Regulation of bacterial biomass and community structure by metazoan and protozoan predation
Limnol. Oceanogr., 46(1), 2001, 121-134 | DOI: 10.4319/lo.2001.46.1.0121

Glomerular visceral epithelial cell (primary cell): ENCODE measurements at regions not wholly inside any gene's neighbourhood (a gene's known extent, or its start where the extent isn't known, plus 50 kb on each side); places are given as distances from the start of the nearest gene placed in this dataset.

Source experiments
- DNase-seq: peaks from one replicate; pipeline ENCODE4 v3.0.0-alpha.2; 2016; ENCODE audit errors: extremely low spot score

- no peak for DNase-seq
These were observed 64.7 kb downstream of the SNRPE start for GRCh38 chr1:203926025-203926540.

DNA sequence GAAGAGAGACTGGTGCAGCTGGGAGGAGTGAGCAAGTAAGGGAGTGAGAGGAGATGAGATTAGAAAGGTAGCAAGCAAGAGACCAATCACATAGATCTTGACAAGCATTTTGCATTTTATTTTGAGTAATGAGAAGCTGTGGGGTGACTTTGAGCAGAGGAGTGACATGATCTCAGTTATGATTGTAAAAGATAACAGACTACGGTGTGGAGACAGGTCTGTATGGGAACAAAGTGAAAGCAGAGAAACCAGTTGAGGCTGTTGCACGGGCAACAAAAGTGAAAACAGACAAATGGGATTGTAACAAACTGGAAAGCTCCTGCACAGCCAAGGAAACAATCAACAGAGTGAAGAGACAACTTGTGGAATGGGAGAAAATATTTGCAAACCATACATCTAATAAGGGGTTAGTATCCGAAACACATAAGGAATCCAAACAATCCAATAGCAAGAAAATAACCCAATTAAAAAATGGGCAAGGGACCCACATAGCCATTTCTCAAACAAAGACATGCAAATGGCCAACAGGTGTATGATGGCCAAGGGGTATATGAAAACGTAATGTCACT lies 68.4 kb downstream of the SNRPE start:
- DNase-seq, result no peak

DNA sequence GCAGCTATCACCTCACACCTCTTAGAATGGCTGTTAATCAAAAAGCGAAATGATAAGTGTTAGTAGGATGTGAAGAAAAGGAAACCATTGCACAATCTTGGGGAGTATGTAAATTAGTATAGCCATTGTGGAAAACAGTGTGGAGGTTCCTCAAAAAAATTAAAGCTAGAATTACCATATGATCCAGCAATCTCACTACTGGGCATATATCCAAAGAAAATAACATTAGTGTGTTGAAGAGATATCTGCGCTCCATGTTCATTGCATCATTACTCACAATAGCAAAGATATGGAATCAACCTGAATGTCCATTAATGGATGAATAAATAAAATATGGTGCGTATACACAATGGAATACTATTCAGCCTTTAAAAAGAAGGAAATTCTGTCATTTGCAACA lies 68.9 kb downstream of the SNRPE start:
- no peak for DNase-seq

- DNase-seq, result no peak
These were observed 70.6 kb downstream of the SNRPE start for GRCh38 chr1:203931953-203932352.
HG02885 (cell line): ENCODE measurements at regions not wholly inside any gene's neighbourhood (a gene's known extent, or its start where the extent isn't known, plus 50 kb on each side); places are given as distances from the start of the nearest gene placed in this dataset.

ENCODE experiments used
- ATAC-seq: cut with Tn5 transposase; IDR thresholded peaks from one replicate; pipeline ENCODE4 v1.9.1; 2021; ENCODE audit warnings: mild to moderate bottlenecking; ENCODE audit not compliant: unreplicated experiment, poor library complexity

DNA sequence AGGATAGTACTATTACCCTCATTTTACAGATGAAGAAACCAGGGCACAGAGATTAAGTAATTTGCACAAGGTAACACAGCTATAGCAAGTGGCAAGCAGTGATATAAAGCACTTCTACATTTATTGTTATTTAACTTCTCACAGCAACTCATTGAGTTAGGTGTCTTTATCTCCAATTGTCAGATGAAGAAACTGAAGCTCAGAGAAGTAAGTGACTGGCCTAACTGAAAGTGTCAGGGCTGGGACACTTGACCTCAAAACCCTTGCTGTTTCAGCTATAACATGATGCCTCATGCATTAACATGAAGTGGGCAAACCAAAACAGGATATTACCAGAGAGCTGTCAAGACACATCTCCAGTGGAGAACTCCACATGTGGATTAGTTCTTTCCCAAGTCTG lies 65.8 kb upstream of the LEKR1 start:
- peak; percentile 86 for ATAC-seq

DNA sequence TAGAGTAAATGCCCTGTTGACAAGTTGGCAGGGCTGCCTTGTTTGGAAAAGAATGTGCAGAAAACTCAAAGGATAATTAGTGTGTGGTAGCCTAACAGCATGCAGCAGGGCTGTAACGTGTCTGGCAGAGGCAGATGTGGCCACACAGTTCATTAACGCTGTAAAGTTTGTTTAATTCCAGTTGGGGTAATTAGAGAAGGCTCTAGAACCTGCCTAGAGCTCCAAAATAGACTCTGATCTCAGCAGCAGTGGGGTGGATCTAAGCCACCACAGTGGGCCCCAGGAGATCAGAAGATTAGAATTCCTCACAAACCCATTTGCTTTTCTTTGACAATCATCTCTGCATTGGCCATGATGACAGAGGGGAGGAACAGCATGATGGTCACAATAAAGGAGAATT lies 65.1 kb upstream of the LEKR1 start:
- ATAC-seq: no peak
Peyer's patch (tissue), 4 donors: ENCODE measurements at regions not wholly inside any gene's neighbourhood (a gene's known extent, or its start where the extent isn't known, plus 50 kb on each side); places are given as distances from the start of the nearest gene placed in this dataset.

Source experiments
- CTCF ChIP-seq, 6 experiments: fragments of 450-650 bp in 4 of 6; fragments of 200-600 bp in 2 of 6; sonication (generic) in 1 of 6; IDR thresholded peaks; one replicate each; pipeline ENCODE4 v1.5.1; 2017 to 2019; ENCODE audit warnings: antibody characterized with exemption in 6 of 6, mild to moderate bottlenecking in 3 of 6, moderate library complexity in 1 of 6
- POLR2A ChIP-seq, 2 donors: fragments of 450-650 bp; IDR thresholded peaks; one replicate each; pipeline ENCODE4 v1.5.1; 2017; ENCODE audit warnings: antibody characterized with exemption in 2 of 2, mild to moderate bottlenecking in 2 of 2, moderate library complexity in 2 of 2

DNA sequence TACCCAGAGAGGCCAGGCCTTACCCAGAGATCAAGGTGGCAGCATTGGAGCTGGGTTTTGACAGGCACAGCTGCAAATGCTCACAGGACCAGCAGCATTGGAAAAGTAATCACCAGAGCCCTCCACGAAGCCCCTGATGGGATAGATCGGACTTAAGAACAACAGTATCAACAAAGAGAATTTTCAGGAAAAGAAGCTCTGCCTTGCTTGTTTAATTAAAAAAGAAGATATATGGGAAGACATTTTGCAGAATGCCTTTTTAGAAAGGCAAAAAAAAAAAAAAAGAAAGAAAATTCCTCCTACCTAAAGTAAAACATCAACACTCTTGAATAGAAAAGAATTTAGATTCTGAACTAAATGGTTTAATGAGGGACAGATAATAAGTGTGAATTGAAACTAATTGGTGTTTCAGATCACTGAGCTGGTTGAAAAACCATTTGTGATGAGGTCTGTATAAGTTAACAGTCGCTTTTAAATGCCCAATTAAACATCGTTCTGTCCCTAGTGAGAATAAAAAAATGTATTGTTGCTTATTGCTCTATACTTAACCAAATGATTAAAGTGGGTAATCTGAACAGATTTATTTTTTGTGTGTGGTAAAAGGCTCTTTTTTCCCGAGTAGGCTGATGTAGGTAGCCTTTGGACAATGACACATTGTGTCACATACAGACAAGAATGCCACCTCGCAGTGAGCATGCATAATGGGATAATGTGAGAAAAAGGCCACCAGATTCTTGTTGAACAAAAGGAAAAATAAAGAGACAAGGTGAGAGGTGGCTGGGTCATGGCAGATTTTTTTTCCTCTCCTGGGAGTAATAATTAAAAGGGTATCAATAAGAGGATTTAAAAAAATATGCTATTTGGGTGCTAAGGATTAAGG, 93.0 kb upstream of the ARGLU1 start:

ABSTRACT: We performed food web manipulation experiments in three eutrophic Daphnia-dominated ponds, to compare the predation impact on planktonic bacteria exerted by metazoan and protozoan bacterial consumers. We analyzed the bacterial morphological composition by image analysis and the taxonomic composition by fluorescent in situ hybridization with group-specific oligonucleotide probes. The removal of Daphnia always resulted in a microbial succession in which first free-living bacteria and then heterotrophic nanoflagellates (HNFs) increased. Distinct stages of bacterial grazing either exclusively by Daphnia or by HNFs allowed a quantitative and qualitative comparison of their predation impact on the bacterial assemblage. Both bacterial consumers showed a strong size-selective impact that shifted the free-living bacterial community structure toward small cells. Suppression of bacterial biomass below the carrying capacity was similar with Daphnia or HNFs in one experiment and was significantly stronger with Daphnia as bacterial consumer in two experiments. This was due to the fact that bacteria that were resistant to protozoan predation partially compensated grazing mortality. Bacteria attached to aggregates and detrital particles were more important as grazing-resistant forms than bacterial filaments and constituted up to 50% of total bacterial biomass at the end of the experiments. Changes in predation pressure were also associated with shifts in bacterial community composition. Bacteria belonging to the beta subclass of the class Proteobacteria and to the Cytophaga/Flavobacterium group dominated originally. The latter were most strongly reduced by HNF grazing, whereas other groups, in two experiments the alpha sublass (ALF) of Proteobacteria and in one experiment bacteria hybridizing with the probe for Archaea, even increased during HNF grazing. The composition also differed between bacteria associated with aggregates and freely suspended bacteria, the most obvious being the dominance of ALF growing on detrital aggregates. The experiments demonstrated that predation is a major structuring force for planktonic bacterial communities and that changes in predation regime probably have a much stronger impact on the structure of the bacterial community than on bacterial abundance and biomass.